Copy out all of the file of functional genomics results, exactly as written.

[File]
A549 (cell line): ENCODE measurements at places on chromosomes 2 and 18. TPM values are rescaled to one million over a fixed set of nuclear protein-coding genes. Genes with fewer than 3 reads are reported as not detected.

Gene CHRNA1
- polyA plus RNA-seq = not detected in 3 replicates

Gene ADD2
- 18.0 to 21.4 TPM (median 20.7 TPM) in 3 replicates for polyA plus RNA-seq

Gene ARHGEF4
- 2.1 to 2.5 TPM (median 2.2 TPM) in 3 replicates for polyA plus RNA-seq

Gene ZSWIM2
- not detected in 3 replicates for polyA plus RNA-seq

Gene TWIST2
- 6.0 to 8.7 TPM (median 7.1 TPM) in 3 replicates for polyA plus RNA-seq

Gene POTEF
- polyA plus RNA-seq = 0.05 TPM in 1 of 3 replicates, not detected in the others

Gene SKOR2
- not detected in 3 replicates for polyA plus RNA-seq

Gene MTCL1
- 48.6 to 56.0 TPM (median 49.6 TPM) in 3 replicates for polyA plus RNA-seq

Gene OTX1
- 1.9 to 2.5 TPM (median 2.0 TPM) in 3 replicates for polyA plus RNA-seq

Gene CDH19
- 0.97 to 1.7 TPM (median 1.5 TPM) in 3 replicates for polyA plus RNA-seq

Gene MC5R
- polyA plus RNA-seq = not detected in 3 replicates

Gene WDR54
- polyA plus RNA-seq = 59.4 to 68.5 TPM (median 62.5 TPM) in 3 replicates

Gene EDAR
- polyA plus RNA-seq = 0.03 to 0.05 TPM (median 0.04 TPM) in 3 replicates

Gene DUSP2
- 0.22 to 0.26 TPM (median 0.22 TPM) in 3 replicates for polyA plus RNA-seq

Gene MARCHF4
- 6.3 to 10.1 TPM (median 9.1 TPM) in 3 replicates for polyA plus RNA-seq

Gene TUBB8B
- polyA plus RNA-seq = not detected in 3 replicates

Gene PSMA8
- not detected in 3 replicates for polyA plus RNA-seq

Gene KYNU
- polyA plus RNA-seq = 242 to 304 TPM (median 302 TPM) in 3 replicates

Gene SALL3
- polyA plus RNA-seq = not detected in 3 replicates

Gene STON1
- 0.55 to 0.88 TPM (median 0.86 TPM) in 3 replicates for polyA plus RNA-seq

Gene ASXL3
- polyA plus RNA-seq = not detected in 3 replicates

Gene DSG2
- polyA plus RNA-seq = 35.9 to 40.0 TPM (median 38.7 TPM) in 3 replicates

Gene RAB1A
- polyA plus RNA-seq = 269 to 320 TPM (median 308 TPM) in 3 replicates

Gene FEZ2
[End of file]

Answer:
A549 (cell line): ENCODE measurements at places on chromosomes 2 and 18. TPM values are rescaled to one million over a fixed set of nuclear protein-coding genes. Genes with fewer than 3 reads are reported as not detected.

Gene CHRNA1
- polyA plus RNA-seq = not detected in 3 replicates

Gene ADD2
- 18.0 to 21.4 TPM (median 20.7 TPM) in 3 replicates for polyA plus RNA-seq

Gene ARHGEF4
- 2.1 to 2.5 TPM (median 2.2 TPM) in 3 replicates for polyA plus RNA-seq

Gene ZSWIM2
- not detected in 3 replicates for polyA plus RNA-seq

Gene TWIST2
- 6.0 to 8.7 TPM (median 7.1 TPM) in 3 replicates for polyA plus RNA-seq

Gene POTEF
- polyA plus RNA-seq = 0.05 TPM in 1 of 3 replicates, not detected in the others

Gene SKOR2
- not detected in 3 replicates for polyA plus RNA-seq

Gene MTCL1
- 48.6 to 56.0 TPM (median 49.6 TPM) in 3 replicates for polyA plus RNA-seq

Gene OTX1
- 1.9 to 2.5 TPM (median 2.0 TPM) in 3 replicates for polyA plus RNA-seq

Gene CDH19
- 0.97 to 1.7 TPM (median 1.5 TPM) in 3 replicates for polyA plus RNA-seq

Gene MC5R
- polyA plus RNA-seq = not detected in 3 replicates

Gene WDR54
- polyA plus RNA-seq = 59.4 to 68.5 TPM (median 62.5 TPM) in 3 replicates

Gene EDAR
- polyA plus RNA-seq = 0.03 to 0.05 TPM (median 0.04 TPM) in 3 replicates

Gene DUSP2
- 0.22 to 0.26 TPM (median 0.22 TPM) in 3 replicates for polyA plus RNA-seq

Gene MARCHF4
- 6.3 to 10.1 TPM (median 9.1 TPM) in 3 replicates for polyA plus RNA-seq

Gene TUBB8B
- polyA plus RNA-seq = not detected in 3 replicates

Gene PSMA8
- not detected in 3 replicates for polyA plus RNA-seq

Gene KYNU
- polyA plus RNA-seq = 242 to 304 TPM (median 302 TPM) in 3 replicates

Gene SALL3
- polyA plus RNA-seq = not detected in 3 replicates

Gene STON1
- 0.55 to 0.88 TPM (median 0.86 TPM) in 3 replicates for polyA plus RNA-seq

Gene ASXL3
- polyA plus RNA-seq = not detected in 3 replicates

Gene DSG2
- polyA plus RNA-seq = 35.9 to 40.0 TPM (median 38.7 TPM) in 3 replicates

Gene RAB1A
- polyA plus RNA-seq = 269 to 320 TPM (median 308 TPM) in 3 replicates

Gene FEZ2